So I came to Manta for the final month of my program, called the Independent Study Project where each student chose an organization, project, center, etc. to spend 3 weeks working for, and then to write a 30 page paper about the experience. In Manta I have been working at a drug and alcohol rehabilitation center called Girasol. I chose this center because I was told it was a coed teen rehabilitation center, and I was all excited to do women´s identityempowerment workshops with the girls. As it turns out, the center is only for men, and they range in age from 15-75 years old. I must admit that at first I was a little thrown off, but it turned out to be a really great experience.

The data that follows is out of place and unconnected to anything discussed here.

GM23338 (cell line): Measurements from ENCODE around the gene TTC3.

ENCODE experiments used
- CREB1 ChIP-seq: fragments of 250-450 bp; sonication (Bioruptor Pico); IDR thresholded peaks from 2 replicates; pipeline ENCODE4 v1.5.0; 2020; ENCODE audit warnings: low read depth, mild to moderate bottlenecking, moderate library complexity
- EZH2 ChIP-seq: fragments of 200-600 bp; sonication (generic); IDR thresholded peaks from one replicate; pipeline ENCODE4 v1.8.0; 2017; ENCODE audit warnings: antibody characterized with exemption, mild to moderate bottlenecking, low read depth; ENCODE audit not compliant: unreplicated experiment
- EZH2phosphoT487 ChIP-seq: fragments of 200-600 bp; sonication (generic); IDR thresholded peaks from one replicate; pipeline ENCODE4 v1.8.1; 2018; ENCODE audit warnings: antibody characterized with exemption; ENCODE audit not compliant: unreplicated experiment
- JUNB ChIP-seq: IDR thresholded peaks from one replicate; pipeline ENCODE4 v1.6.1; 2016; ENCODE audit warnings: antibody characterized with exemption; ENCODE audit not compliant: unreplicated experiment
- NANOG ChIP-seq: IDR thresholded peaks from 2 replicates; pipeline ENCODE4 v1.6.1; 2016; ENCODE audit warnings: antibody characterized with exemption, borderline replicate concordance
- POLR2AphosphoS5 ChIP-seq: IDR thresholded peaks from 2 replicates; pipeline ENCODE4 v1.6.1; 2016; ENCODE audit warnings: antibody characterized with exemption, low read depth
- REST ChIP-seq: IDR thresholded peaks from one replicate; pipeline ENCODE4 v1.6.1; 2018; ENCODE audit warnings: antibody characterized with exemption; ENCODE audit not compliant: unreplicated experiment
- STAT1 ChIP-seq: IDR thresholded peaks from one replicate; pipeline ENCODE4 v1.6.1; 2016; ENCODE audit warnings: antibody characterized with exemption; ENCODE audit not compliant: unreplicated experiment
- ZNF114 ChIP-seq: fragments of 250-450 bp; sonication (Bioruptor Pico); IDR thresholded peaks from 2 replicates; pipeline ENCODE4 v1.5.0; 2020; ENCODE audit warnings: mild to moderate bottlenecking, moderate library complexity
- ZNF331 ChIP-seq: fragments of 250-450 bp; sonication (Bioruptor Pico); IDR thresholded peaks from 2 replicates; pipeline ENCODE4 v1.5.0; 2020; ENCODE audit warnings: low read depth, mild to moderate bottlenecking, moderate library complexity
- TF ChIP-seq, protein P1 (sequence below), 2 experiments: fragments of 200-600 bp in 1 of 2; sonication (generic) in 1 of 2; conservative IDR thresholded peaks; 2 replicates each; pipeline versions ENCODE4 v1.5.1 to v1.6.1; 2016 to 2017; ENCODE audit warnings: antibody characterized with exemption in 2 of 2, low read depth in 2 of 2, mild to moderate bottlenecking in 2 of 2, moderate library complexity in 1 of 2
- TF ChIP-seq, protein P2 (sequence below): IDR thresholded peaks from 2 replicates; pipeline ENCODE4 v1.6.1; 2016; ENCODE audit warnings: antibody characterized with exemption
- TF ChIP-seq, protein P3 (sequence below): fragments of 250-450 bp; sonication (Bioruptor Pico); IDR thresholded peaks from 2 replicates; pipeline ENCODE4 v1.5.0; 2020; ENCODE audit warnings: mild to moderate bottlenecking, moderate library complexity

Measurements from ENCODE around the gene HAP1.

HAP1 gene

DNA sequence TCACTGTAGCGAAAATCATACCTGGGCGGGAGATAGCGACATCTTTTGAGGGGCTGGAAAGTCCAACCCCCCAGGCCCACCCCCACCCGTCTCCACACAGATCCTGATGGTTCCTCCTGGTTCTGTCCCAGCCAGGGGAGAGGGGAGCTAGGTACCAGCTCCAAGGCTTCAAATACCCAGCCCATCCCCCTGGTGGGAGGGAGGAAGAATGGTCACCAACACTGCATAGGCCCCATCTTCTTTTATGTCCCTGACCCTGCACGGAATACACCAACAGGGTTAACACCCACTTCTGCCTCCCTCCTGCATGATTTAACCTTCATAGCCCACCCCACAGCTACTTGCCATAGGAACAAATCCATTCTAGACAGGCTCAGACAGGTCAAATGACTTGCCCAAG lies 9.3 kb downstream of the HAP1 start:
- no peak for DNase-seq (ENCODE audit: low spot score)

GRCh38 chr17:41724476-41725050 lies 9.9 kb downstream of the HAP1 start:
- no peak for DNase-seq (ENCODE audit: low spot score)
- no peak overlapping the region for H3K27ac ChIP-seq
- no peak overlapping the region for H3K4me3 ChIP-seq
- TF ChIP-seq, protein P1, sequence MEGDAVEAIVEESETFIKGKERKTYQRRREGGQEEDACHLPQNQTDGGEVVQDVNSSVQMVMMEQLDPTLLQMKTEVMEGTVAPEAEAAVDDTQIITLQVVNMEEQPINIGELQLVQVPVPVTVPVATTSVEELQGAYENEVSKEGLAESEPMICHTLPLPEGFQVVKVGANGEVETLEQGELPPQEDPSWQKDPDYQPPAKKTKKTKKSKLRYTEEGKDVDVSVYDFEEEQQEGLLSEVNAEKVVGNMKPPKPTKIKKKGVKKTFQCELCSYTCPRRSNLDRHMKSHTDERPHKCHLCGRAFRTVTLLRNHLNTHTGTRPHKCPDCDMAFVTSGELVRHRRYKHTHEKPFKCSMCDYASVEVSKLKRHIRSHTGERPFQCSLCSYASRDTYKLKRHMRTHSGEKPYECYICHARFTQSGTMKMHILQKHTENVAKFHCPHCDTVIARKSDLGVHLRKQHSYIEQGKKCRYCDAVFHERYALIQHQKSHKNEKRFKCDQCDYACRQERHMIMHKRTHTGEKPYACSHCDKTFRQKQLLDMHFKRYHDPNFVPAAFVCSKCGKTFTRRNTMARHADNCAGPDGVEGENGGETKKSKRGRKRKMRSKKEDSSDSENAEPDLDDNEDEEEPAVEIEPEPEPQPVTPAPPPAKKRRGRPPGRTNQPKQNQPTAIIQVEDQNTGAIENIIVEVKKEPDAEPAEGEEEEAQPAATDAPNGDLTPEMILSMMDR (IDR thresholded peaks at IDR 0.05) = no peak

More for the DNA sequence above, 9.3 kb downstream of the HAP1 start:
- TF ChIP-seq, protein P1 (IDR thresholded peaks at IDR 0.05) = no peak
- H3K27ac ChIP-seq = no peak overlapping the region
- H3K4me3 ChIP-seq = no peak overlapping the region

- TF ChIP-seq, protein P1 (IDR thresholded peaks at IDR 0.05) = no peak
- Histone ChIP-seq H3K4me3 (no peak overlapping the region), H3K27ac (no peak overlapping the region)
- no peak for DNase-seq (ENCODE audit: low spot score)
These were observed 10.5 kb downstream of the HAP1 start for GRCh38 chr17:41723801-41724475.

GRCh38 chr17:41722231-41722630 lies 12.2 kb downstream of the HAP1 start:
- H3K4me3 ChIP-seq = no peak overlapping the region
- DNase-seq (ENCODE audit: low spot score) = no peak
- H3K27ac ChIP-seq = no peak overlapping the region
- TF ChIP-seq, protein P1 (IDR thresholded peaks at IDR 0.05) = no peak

The center focuses heavily on combining the rehabilitation process of the patient with the rehabilitation process of his family. I have learned a great deal about the 12 steps for Narcotics Anonymous (although in Spanish, of course). It was a struggle at the beginning to get used to the center, because it is very disciplined and I was initially startled by the lack of fluffyness, or even alone time that the patients have. I spent the first week just listening to the therapy, although I must admit that I understood very little. Coastal Spanish is quite different from the Spanish I was used to in the Sierra. They speak very fast, drop many important syllables, and the combination of trying to figure out a whole different dialect and the first week of really doing everything in Spanish, all day long, led me to my worse Spanish block since my first weekend at my first homestay. However, that has improved a lot and now I am communicating very well with the people in the center, my host mom, and anybody else I encounter along the way. My second week at the center I interviewed the patients. Since the final result of this project will be the 30 page paper (in SPanish) that I have just begun to write, quotes are the most important thing that I could gather. It also gave me the opportunity to really get to know each guy, and to share a little bit about myself with them as well.